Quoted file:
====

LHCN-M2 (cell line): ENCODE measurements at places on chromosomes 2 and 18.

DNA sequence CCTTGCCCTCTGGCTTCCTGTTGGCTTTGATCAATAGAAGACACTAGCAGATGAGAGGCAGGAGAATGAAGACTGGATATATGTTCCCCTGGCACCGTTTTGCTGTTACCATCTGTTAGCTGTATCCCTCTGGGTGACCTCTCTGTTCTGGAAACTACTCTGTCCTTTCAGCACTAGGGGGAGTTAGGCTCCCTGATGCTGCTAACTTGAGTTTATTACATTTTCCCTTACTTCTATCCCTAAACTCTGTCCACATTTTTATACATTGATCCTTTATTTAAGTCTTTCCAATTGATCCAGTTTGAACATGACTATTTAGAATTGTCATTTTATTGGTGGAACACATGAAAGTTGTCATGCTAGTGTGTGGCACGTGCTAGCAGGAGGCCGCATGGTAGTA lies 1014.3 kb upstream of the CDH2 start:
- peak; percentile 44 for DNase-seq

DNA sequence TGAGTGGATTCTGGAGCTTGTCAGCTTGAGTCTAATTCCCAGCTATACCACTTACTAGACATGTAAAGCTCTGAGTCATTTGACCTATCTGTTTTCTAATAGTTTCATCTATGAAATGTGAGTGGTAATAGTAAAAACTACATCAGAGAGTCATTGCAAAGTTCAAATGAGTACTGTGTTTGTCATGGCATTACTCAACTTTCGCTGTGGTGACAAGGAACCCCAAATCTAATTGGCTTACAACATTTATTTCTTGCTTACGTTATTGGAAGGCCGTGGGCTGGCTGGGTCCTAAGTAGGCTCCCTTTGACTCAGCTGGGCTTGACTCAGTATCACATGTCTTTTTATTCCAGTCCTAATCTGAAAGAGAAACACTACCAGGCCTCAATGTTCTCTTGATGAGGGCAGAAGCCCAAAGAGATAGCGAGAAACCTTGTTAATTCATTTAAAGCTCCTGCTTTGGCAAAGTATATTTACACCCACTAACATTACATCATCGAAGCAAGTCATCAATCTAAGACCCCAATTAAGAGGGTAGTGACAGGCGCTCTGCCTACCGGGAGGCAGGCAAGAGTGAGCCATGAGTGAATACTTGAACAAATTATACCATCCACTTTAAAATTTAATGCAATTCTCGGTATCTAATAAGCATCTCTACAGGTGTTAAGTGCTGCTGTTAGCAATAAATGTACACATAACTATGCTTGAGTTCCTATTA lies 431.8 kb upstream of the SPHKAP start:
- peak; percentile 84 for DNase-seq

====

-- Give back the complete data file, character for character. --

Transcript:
LHCN-M2 (cell line): ENCODE measurements at places on chromosomes 2 and 18.

DNA sequence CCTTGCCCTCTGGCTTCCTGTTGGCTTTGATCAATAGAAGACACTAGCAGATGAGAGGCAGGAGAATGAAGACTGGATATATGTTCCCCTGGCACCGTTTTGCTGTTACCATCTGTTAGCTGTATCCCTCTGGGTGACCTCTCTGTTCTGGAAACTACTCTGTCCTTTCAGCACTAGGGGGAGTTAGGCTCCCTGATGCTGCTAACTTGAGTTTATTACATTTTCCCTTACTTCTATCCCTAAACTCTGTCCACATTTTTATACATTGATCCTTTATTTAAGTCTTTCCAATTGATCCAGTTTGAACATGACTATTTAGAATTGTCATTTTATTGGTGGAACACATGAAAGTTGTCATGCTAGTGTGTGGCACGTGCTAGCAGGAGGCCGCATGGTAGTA lies 1014.3 kb upstream of the CDH2 start:
- peak; percentile 44 for DNase-seq

DNA sequence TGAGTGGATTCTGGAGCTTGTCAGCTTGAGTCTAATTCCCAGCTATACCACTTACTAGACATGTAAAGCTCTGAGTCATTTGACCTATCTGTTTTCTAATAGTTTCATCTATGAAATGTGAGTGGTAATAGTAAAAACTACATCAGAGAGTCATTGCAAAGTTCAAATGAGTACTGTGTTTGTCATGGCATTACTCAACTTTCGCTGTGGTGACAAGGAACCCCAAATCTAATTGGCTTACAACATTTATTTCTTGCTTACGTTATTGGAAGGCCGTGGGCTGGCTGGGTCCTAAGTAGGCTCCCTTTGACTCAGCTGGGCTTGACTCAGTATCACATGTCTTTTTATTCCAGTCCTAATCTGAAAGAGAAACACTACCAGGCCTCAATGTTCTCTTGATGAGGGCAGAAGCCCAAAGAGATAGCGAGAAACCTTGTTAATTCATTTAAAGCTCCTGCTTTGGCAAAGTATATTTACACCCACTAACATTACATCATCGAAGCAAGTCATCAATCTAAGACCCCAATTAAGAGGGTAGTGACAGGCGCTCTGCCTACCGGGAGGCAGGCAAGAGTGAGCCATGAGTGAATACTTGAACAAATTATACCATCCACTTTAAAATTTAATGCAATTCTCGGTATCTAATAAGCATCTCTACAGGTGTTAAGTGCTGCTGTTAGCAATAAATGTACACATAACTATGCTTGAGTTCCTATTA lies 431.8 kb upstream of the SPHKAP start:
- peak; percentile 84 for DNase-seq